Types of Marketable Securities. Various types of marketable securities are available in the world financial markets. Bonds, stocks, preferred stocks, and ETFs are amongst the most popular examples of marketable securities available. All other marketable securities are known as ‘derivatives’. Money-market products, foreign currency exchange-traded funds (ETFs), derivative instruments such as options, forward contracts, swap agreements, interest rate agreements, and mortgage-backed securities are all examples of marketable securities that are traded on major stock exchanges. These securities are usually traded on futures exchanges.
Types of Marketable Securities Derivative Financial Instruments Risky instruments include CD’s, debentures, loans, mortgage-backed securities (mortgage-backed securities), equity securities, commodity-traded products, invoice financing, forward contracts, swap agreements, and credit risk. The risk associated with each type of derivative instrument varies. There is not one risk-type that is considered the ‘normal’ type of risk on marketable securities; however, each type of derivative instrument has a different unique risk factor. For example, one type of derivative is credit risk, which occurs when the prices of marketable securities change based on the credit rating of the issuing company. Credit risk arises from varying credit ratings between companies. Each time a company issues securities, its credit rating either increases or decreases.
Marketable Equity Securities is usually the best choice for short-term funding needs. Short-term funding needs can be met through marketable securities when there are sudden need for financial investors to liquidate their holdings. An example of a marketable equity security is the stock market. When market prices of publicly traded corporations fall, it often results in a drop in stock holders’ equity. In response, they may sell their shares in the stock market to obtain needed funds to meet their short-term funding needs. The sale of marketable securities in the stock market is known as ‘leverage’.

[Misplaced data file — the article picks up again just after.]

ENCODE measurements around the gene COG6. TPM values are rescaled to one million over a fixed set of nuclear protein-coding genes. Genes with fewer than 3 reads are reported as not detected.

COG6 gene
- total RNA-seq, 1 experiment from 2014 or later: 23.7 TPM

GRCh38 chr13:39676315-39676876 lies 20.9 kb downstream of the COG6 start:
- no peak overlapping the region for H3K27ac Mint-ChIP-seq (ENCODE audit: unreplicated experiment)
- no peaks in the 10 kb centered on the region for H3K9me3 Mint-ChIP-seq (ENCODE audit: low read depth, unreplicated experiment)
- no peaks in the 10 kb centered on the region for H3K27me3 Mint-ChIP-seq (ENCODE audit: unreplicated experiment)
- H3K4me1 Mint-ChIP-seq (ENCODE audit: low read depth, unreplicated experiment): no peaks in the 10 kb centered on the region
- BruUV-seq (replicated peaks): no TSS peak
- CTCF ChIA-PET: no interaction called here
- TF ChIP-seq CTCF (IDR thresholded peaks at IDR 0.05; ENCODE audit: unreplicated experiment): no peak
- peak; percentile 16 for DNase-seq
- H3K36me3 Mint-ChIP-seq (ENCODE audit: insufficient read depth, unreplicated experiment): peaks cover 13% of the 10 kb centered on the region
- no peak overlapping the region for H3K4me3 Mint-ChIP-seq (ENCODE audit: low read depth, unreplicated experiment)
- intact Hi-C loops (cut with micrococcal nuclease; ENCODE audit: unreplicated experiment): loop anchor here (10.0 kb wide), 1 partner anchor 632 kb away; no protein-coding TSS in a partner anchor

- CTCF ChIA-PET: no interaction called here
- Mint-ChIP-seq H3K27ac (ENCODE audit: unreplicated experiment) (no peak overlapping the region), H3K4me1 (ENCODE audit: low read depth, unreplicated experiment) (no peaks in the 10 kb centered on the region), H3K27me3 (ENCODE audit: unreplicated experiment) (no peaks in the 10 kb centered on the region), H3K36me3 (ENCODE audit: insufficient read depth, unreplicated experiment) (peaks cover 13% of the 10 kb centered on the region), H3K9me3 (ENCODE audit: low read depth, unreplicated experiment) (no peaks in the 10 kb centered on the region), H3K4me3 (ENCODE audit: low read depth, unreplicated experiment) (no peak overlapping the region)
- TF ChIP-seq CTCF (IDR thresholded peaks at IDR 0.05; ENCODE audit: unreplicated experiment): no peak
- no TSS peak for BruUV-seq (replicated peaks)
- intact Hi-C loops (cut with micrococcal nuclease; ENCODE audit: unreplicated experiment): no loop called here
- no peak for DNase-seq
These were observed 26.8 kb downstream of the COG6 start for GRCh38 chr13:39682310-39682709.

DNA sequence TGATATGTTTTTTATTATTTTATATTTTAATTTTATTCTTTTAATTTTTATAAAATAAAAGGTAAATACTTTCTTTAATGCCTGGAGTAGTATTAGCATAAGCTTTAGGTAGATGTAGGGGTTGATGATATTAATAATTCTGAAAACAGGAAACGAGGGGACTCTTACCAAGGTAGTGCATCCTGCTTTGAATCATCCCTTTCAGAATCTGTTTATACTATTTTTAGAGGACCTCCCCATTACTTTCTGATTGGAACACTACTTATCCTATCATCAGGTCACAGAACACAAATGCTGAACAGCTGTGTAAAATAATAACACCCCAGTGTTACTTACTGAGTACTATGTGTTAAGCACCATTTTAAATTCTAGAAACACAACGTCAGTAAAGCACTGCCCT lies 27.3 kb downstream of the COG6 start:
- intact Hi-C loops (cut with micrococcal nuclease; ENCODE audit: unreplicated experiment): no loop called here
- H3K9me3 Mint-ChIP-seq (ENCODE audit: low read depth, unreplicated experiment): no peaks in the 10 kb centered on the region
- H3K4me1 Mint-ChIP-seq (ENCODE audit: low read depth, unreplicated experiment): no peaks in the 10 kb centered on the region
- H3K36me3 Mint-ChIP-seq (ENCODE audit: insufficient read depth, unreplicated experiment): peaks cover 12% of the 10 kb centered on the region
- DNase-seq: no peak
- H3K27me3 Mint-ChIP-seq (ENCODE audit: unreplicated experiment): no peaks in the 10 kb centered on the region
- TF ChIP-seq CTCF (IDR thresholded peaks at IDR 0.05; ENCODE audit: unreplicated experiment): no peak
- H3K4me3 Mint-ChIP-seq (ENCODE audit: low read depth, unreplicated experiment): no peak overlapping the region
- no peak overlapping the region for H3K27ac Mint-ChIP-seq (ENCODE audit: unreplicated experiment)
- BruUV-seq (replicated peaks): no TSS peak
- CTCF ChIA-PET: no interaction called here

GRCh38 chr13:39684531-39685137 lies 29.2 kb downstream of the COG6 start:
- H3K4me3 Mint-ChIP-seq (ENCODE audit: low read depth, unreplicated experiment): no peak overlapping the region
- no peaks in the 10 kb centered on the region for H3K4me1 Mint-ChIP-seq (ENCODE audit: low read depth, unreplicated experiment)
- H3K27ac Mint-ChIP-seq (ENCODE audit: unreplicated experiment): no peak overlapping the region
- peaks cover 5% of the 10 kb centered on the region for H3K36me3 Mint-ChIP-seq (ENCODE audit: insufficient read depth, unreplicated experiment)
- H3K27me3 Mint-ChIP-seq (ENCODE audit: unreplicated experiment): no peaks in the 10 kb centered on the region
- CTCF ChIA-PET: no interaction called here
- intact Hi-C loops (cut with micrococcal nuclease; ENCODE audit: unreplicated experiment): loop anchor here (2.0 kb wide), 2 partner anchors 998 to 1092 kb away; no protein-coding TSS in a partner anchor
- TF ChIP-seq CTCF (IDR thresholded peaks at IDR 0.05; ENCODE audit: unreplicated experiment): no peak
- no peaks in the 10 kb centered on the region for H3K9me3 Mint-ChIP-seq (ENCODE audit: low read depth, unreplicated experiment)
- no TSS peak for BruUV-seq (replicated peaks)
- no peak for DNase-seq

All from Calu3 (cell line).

On the other hand, marketable securities can also protect and enhance investor’s wealth. In fact, these instruments are the best way for private investors and companies to protect their wealth. For example, they provide an alternative to ‘private equity’ when one is concerned with liquidity problems relating to fixed assets. Fixed assets, unlike equities, are not transferable between ownership groups. On the other hand, marketable securities can be easily and rapidly converted into cash.
Moreover, trading securities is an easy and reliable means of earning interest and income. However, these trading securities are not exempt from risks. The key risk that trading securities involves is that they can lose their value, even in the slightest changes in market prices. The loss of value is referred to as ‘risk’.
The risks can be reduced by proper use of tools like leverage, use of short sales and conversion techniques etc. Besides, one should also know that it is not necessary to hold on to marketable securities forever. It is always better to sell these securities after a year or so. This helps one to meet the demands of cash flow more quickly and easily. One of the ways to ensure a quick sale is to make the purchase of marketable equity securities from a financial institution. However, if one wants to earn interest on the sale of marketable equity securities in a year, then one has to hold on to them for one year.
In addition, it is important for investors to have a thorough knowledge of the market risk and to determine the cost of investment. One of the easiest ways of avoiding market risk is to make short-term liquid securities purchases, instead of holding on to long-term investments. It is also advisable for investors to choose longer maturity period for their marketable securities purchases. Usually, term maturity is about thirty years. However, this depends upon the amount of borrowed funds and the return expected on the original amount of the investment. A short-term liquid equity portfolio includes all marketable securities; while a comprehensive short-term liquid equity portfolio consists of marketable securities having a higher yield and having lesser duration.
Some of the common marketable securities include stocks, mortgage notes, trade debtors’ securities, government debt, secured loans, foreign real estate, equities, derivatives, warrants, structured settlements and bond index products. An interesting fact is that secondary market provides investors with the opportunity to buy and sell stocks without really going to the stock exchange. To invest in the secondary market, an investor need not open any market account. The broker does the investment management on behalf of the investor.